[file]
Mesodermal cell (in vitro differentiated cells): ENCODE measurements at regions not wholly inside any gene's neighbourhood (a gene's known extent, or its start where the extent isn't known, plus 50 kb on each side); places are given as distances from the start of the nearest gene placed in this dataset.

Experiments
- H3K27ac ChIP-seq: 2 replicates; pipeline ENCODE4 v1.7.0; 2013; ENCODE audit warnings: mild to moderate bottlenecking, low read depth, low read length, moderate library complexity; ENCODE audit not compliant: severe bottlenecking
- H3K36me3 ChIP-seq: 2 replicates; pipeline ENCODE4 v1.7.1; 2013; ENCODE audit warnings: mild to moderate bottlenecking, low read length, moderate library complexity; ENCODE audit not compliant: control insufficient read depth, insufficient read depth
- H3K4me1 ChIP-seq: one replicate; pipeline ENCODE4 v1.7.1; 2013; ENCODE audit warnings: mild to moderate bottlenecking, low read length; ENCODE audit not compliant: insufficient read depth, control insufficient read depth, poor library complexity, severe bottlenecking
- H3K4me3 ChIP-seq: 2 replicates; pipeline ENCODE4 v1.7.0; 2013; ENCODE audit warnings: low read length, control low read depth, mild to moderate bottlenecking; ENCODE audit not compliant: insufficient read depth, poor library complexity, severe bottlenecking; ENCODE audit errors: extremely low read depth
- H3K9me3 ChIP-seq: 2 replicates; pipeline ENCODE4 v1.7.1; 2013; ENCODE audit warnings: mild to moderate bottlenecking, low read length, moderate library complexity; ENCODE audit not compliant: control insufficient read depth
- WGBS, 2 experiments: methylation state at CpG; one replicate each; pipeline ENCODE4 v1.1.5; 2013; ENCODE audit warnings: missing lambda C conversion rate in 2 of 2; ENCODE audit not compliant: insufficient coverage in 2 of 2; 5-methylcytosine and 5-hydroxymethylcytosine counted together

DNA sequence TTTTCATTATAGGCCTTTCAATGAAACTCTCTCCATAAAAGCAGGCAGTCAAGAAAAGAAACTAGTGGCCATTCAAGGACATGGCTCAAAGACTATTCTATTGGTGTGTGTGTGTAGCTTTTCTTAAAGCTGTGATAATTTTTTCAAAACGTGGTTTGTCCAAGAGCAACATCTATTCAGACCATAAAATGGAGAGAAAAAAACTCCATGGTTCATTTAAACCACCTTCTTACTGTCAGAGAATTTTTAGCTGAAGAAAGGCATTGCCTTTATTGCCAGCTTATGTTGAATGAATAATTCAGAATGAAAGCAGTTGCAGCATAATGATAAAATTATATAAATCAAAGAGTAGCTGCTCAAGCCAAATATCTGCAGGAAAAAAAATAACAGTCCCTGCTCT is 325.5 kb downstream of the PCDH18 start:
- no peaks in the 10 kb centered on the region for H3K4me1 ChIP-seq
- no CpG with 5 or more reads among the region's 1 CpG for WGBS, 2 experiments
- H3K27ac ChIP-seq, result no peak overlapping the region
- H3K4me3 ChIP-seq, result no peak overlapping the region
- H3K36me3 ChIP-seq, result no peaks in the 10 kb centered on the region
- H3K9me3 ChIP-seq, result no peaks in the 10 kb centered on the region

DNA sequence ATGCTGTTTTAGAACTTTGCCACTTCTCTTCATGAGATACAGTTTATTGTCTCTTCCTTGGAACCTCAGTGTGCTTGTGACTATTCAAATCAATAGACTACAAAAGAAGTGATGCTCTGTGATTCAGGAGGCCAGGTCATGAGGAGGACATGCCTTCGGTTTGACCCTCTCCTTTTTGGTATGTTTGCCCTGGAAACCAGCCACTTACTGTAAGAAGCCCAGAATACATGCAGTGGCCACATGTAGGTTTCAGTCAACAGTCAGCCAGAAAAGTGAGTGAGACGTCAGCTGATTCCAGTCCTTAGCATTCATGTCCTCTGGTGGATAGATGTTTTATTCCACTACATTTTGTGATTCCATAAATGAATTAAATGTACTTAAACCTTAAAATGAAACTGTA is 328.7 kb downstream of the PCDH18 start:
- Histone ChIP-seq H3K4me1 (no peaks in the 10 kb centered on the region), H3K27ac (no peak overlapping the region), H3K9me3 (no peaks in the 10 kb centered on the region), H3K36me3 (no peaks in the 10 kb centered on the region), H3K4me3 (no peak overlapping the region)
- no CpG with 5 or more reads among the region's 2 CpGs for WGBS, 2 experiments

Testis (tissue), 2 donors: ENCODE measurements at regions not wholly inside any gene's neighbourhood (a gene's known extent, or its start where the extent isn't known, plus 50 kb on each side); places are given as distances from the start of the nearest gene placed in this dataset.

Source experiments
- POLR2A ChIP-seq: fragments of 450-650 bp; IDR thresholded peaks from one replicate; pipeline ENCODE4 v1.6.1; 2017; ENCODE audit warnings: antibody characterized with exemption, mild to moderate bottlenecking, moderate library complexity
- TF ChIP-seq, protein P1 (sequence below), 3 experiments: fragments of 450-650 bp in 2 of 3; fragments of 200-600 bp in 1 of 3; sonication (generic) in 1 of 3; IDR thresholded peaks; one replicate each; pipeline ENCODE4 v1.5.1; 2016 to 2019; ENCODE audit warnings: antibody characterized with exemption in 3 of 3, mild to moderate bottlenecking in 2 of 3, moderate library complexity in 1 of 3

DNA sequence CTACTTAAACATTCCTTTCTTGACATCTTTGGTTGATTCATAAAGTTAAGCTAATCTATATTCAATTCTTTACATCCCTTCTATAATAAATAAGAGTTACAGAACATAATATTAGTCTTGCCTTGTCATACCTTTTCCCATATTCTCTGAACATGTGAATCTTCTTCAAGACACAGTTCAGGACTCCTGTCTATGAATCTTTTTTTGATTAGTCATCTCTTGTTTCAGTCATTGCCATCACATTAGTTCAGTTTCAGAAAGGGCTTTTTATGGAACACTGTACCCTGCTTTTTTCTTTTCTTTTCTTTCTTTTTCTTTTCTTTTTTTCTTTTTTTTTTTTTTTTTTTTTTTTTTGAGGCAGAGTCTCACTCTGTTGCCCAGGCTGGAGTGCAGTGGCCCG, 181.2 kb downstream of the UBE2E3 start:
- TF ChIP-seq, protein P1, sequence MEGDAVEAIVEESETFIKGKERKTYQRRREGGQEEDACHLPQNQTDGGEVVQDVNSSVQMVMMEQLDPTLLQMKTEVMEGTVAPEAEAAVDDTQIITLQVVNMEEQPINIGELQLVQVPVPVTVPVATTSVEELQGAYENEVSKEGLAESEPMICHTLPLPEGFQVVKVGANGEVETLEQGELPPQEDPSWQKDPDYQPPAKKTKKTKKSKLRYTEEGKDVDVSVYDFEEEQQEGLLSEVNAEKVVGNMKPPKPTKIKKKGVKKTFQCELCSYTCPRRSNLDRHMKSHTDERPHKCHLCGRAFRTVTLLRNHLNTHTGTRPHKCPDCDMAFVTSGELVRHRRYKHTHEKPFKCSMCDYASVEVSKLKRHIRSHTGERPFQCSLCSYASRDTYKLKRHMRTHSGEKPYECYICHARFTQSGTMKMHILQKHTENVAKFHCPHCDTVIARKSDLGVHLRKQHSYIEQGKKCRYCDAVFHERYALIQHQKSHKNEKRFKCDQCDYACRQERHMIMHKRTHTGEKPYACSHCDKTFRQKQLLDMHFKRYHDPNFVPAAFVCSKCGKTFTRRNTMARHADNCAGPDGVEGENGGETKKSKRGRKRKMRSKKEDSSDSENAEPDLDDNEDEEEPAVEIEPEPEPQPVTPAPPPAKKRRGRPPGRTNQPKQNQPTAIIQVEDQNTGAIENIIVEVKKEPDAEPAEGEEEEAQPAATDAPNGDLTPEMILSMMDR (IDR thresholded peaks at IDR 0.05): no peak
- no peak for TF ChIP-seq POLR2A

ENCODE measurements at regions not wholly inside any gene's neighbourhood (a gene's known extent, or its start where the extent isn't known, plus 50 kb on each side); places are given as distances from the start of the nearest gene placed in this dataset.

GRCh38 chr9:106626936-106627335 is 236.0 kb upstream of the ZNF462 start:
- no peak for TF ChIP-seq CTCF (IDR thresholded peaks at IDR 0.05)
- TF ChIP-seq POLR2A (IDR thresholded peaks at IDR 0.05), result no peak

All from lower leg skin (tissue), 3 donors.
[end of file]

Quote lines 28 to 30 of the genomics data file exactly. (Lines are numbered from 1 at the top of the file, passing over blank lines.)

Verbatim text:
- no peak for TF ChIP-seq CTCF (IDR thresholded peaks at IDR 0.05)
- TF ChIP-seq POLR2A (IDR thresholded peaks at IDR 0.05), result no peak

All from lower leg skin (tissue), 3 donors.